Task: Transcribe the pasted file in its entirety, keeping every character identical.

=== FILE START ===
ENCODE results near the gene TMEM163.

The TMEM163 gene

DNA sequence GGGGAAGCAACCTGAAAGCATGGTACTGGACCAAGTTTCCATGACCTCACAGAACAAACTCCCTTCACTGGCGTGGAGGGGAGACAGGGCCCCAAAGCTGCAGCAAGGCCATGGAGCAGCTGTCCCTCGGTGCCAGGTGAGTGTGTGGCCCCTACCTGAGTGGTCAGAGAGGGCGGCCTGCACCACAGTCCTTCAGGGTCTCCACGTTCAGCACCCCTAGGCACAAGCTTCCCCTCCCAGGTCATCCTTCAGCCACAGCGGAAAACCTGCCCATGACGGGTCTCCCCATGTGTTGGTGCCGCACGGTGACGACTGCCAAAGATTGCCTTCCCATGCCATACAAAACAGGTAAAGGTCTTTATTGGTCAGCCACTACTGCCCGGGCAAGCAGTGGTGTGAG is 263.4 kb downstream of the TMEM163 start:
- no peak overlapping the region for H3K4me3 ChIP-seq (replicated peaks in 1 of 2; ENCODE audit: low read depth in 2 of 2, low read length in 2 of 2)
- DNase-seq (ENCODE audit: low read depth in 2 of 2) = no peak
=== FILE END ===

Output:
ENCODE results near the gene TMEM163.

The TMEM163 gene

DNA sequence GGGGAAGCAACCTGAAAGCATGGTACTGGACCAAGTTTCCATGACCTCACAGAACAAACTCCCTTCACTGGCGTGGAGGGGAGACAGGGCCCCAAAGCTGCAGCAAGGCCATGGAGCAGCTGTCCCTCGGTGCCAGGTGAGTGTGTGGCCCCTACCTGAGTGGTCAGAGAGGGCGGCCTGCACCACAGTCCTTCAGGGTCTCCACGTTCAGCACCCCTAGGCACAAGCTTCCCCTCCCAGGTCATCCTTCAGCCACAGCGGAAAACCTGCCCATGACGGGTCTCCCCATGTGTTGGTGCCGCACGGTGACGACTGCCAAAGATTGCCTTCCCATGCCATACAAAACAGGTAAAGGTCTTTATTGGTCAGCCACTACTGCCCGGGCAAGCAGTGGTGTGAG is 263.4 kb downstream of the TMEM163 start:
- no peak overlapping the region for H3K4me3 ChIP-seq (replicated peaks in 1 of 2; ENCODE audit: low read depth in 2 of 2, low read length in 2 of 2)
- DNase-seq (ENCODE audit: low read depth in 2 of 2) = no peak